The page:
Perhaps it was the simple miracle that Turner lived long enough to be baptized that made Iris believe he would leave a mark. The first 12 months of Turner's life were filled with such fear and anxiety, illness and hospitalizations, that Iris didn't even christen him until his first birthday.
"So many times, I thought he wasn't going to make it," Iris said as she watched her son play at the Garden. "People walk up to me now, strangers with articles or just to tell stories, and tell me how much they look up to my son, and I think, 'How far can this go?' For the first year of his life, I kept asking, 'Lord, when is he going to get better?'"
A strapping 10-pound baby at birth, Turner had chicken pox, pneumonia, asthma and measles before he celebrated a birthday. When a measles epidemic swept through Chicago in the winter of 1989, Iris found her baby so ill he couldn't even cry. She called a doctor who, presumably figuring she was exaggerating, suggested she come to the office. Guided instead by her mother's instincts, Iris took him to the emergency room.
"Doctors took one look at him and just took him away," Iris said. "They had tubes and machines and everything there in a second. He nearly died."
Turner survived the measles but had severe breathing problems. Surgery to remove his adenoids and tonsils eventually eased the struggles, but for the first year of his life, Turner slept on his mother's chest every night because when she put him on his back in his crib, he would almost stop breathing.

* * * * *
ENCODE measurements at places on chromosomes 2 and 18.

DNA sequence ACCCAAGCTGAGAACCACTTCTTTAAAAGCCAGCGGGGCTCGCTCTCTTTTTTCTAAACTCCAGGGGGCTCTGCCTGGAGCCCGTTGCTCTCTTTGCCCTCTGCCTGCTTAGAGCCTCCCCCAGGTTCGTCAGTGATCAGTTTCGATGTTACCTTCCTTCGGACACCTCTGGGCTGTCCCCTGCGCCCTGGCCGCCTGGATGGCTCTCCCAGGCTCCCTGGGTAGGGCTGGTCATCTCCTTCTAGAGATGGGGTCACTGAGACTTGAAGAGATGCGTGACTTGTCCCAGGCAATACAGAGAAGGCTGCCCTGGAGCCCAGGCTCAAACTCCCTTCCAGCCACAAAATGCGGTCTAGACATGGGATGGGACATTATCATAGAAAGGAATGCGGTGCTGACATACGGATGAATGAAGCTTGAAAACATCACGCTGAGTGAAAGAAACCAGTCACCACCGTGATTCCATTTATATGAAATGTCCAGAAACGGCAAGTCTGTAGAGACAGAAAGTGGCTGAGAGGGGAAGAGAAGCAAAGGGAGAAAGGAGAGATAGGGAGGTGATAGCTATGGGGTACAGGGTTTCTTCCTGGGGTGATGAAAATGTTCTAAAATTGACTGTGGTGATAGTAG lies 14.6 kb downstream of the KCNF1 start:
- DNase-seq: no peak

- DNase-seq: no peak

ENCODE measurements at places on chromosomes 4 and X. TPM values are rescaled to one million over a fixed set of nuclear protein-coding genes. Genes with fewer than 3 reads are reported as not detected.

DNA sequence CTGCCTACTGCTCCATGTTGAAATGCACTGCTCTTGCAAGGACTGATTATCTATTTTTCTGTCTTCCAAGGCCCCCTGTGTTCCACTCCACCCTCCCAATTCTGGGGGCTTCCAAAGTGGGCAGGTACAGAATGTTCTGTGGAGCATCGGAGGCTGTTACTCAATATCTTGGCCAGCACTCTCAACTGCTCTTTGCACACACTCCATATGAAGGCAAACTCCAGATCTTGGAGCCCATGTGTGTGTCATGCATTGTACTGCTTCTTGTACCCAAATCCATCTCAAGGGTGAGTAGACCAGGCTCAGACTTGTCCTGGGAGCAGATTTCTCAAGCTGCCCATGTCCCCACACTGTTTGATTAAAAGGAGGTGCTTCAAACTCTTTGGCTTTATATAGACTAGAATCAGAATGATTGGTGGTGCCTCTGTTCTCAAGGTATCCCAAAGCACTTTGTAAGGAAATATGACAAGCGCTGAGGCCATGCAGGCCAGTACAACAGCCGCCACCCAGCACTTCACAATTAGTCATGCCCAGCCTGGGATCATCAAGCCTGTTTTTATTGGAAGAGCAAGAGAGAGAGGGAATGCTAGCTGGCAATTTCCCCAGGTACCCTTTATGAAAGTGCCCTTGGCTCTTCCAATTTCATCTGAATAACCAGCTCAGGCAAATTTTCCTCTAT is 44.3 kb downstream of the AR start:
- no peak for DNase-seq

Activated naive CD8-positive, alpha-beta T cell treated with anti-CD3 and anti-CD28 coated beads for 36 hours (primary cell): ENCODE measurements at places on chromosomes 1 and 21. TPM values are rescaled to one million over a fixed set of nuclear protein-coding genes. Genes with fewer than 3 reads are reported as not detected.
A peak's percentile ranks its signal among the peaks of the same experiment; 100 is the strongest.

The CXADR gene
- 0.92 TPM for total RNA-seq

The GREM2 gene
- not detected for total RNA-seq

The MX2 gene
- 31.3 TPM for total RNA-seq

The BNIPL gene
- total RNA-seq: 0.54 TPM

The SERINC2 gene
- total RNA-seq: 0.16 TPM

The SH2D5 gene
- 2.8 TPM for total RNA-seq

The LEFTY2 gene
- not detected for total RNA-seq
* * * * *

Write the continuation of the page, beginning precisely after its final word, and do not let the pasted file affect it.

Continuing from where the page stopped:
Continuing through his Job-like childhood, Turner survived being hit by a car as a 3-year-old (his mother saw him flip in the air and land on his head, but Turner walked away with just a concussion and stitches).
He also struggled to speak as a toddler. Saddled with oversize baby teeth and a difficult overbite, he was capable of talking, but only his older brother, Darius, could understand him. Even Iris would turn to Darius for interpretation and translation from the boy who called her "Bobba" because he couldn't say "Momma."
"I don't know what he would have done without Darius," Iris said of her two boys' special bond.
When Evan Turner was a sickly child, his mother Iris probably didn't think she'd be watching him play big-time college basketball one day.
Intense speech therapy helped Turner, but the sting of special classes and the frustration of not being understood left Turner reserved and insecure. "I'd be yelling, 'Darius, what does he want? What does he want?' and poor Evan would get so frustrated, he'd say, "Oh, nebber minb [mimicking the way Turner spoke]."
"I'm still shy, but I'm not insecure anymore," Turner said. "I just know how to hide it better. When I was little, I just didn't like being around big groups of people. I would just go outside by myself and play basketball. It was almost therapeutic."